Links Between Sibling Experiences and Romantic Competence from Adolescence Through Young Adulthood

Susan E. Doughty, Chun Bun Lam, Christine E. Stanik, Susan M. McHale

Research output: Contribution to journalArticlepeer-review

23 Scopus citations


Although previous research has linked sibling relationship experiences to youth’s social competencies with peers, we know little about the role of siblings in youth’s romantic relationship experiences. Drawing on data from a longitudinal sample of 190 families, this study examined the links between sibling experiences and the development of perceived romantic competence from early adolescence into young adulthood (ages 12–20). The data were collected from 373 youth (50.7 % female) in home interviews on up to five annual occasions. Multi-level models tested the moderating role of sibling gender constellation in romantic competence development and the links between (changes in) sibling intimacy and conflict, and romantic competence. The results revealed that youth with same-sex siblings showed no change in their perceived romantic competence, but those with opposite-sex siblings exhibited increases in romantic competence over time. Controlling for parent–child intimacy, at times when youth reported more sibling intimacy, they also reported greater romantic competence, and youth with higher cross-time average sibling conflict were lower in romantic competence, on average. This study illustrates that sibling experiences remain important in social development into early adulthood and suggests directions for application and future research.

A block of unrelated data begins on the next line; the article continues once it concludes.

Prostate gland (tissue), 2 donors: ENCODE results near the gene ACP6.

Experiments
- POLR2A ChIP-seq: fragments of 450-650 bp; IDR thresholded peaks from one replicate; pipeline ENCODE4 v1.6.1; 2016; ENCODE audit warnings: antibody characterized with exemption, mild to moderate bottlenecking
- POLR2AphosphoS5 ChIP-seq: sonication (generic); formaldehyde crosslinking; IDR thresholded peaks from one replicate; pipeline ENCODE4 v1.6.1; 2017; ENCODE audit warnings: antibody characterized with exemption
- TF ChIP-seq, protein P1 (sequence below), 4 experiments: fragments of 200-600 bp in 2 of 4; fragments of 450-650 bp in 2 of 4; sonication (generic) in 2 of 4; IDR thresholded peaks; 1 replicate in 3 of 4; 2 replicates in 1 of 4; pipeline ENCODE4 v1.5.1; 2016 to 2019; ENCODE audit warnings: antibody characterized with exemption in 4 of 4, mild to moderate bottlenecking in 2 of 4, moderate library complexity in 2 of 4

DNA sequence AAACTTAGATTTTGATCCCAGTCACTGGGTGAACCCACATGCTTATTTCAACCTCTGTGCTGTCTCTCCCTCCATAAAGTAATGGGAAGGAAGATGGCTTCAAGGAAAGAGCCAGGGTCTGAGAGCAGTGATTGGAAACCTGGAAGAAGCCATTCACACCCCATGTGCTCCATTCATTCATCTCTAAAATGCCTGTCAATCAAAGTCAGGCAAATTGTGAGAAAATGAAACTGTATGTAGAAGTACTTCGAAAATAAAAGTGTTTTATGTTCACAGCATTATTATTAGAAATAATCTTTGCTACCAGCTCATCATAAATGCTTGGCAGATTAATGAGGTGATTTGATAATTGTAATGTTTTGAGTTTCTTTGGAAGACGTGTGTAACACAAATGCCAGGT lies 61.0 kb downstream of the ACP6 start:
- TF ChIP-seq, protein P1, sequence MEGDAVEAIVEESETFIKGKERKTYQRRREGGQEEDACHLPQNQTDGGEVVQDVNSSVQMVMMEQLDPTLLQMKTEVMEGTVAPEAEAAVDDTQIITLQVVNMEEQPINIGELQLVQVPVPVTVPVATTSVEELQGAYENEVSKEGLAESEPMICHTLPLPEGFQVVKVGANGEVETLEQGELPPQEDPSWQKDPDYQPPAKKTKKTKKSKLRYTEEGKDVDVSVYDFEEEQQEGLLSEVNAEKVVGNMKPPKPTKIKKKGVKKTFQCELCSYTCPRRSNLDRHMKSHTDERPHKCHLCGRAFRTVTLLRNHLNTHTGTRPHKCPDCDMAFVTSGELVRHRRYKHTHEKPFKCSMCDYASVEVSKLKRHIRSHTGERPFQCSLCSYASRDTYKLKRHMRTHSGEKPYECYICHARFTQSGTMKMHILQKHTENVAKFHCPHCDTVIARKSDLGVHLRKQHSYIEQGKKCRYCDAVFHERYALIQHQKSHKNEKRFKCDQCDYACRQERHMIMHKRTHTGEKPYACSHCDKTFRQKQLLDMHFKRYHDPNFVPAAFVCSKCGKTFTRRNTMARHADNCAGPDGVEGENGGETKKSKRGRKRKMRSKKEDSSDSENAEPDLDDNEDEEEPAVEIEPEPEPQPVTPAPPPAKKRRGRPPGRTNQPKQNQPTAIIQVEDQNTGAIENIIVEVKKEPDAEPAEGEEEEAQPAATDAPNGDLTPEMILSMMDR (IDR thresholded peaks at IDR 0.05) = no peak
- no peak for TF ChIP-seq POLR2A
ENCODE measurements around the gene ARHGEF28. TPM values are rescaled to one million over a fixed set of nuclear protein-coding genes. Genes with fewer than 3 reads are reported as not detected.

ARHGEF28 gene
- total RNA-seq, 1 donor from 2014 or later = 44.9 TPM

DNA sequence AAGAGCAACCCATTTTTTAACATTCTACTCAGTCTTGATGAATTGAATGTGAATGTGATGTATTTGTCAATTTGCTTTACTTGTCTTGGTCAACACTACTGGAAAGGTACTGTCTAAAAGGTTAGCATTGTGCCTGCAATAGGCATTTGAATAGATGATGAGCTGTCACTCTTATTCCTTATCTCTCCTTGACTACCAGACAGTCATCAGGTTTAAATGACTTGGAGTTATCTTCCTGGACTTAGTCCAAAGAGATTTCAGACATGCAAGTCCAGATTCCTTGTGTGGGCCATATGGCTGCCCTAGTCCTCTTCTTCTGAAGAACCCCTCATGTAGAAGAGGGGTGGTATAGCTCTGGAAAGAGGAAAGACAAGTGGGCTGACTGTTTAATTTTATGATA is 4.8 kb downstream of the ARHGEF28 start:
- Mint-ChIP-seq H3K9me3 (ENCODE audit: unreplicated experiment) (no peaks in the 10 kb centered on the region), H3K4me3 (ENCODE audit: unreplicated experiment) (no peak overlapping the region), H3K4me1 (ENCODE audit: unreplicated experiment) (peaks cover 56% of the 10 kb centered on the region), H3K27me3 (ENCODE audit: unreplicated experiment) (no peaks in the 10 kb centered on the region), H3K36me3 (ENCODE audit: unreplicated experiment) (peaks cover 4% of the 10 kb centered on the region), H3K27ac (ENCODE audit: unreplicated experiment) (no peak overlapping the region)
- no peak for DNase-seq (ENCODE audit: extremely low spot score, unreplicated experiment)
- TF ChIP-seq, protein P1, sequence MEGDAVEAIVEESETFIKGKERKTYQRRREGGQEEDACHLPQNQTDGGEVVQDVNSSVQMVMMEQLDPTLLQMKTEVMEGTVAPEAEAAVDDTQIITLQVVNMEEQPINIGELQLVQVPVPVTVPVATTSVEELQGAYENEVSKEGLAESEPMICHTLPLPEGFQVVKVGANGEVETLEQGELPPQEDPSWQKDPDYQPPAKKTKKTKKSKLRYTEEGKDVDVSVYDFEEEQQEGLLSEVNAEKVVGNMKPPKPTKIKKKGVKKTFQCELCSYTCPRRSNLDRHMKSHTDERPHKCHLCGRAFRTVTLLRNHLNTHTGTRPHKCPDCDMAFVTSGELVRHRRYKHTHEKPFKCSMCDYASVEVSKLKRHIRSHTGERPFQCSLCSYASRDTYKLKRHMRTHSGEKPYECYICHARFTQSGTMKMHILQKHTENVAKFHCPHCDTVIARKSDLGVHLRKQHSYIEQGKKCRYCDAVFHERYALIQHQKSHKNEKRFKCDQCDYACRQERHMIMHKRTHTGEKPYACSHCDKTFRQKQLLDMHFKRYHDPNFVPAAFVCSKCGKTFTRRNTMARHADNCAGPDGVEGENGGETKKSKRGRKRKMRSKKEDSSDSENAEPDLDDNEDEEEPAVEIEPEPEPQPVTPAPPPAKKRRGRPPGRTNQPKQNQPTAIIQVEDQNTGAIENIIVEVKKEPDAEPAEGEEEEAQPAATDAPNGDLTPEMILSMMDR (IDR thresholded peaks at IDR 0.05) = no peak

Original languageEnglish (US)
Pages (from-to)2054-2066
Number of pages13
JournalJournal of youth and adolescence
Issue number11
StatePublished - Nov 1 2015

All Science Journal Classification (ASJC) codes

  • Social Psychology
  • Education
  • Developmental and Educational Psychology
  • Social Sciences (miscellaneous)


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